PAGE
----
She said, though, that she knew it was in the team's best interest to pull out when she did.
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Simone Biles
Credit: Laurence Griffiths, Getty Images

Going into the Tokyo Olympics, gymnast Simone Biles was the favorite to sweep all the gold medals up for grabs. She was the returning gold medalist in the All-Around competition, and Team USA were the defending champs in the team competition. But when the events started, Biles found herself dealing with a mental health issue that forced her to sit out of nearly all of the competitions. She's spoken out on the topic since the summer Games, mostly saying she was humbled by the support, but in a new interview with E! News, she's finally admitted that while it was what she needed to do, it was disappointing to have to miss almost everything.

"I definitely had the team in my best interest, and that's why I decided to pull out," Biles said. "I didn't want to potentially lose a medal spot for them. Because the girls were more than prepared to go in and to do their job, which they did." Biles then got incredibly real about everything that went down, saying, "Even I didn't know I was going through it until it just happened. It just sucks. Like, train five years, and it doesn't go the way you wanted. But I know that I helped a lot of people and athletes speak out about mental health and saying no. Because I knew I couldn't go out there and compete. I knew I was going to get hurt."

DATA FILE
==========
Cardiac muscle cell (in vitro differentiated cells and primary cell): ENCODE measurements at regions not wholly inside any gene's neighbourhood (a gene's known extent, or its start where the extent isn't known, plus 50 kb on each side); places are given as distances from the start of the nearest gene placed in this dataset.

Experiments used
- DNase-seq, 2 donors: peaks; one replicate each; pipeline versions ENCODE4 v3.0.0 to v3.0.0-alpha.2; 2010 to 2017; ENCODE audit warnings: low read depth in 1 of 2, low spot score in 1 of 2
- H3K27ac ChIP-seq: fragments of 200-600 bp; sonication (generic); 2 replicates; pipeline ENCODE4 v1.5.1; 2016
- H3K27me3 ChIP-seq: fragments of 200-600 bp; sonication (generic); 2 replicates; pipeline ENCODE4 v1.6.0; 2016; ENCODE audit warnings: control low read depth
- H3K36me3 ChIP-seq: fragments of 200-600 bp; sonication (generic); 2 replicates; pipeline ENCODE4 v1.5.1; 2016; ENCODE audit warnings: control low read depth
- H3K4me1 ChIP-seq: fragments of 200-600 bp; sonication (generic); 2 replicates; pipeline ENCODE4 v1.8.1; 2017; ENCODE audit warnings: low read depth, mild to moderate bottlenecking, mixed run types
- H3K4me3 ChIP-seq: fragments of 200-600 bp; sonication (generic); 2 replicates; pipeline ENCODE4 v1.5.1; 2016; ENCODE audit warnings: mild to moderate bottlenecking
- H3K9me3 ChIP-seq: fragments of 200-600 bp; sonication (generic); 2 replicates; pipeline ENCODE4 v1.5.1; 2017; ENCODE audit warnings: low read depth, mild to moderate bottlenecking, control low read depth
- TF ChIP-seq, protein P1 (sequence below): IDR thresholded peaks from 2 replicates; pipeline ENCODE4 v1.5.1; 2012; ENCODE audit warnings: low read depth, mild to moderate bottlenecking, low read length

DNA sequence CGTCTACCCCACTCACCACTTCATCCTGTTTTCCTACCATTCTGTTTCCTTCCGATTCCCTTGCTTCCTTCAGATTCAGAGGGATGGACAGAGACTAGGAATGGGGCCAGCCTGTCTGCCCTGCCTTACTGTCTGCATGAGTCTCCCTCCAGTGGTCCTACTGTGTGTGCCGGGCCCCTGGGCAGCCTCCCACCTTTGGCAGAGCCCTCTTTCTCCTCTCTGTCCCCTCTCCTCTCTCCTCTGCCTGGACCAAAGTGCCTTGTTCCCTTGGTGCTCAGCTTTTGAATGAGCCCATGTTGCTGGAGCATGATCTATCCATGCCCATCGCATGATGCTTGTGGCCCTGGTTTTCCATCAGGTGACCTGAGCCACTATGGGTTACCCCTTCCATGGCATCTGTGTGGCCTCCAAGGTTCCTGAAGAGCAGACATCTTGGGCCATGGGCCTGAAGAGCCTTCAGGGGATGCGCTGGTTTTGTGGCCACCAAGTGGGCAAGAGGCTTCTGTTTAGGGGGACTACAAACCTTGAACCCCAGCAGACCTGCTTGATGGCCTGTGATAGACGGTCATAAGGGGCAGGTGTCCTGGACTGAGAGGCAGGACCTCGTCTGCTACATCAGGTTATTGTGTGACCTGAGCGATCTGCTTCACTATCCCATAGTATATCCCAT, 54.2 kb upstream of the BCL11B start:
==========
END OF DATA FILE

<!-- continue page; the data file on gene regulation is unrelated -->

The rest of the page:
While at the Olympics, Biles opened up about experiencing "the twisties," an experience that some gymnasts go through where have brain fog while twisting in the air, making it incredibly dangerous for them to compete. Because they have no idea where they are in the air, it makes it harder for them to properly land. Biles was worried about hurting herself, which is why she chose not to compete in the All-Around, floor, uneven bars, and vault competitions. She took part in the final event, the balance beam, and won the bronze medal. But she tweaked her routine to remove any twisting stunts.

Since speaking up on mental health at the Games, more athletes have also come forward to acknowledge the topic and show her support. Biles, however, gave a nod to tennis star Naomi Osaka, who led the charge with this conversation when she opted to forego post-match press earlier this year at the French Open. She was slapped with a fine for not doing interviews and instead pulled out of competition—and then withdrew from Wimbledon as well, citing her own mental health in not dealing with intense questioning during a time when she needs to have razor-sharp focus on game play.

Because of these two women and other athletes who have spoken up, mental health has become more of a topic in the sports world—and is on its way to being valued just as much as physical health, as it should be.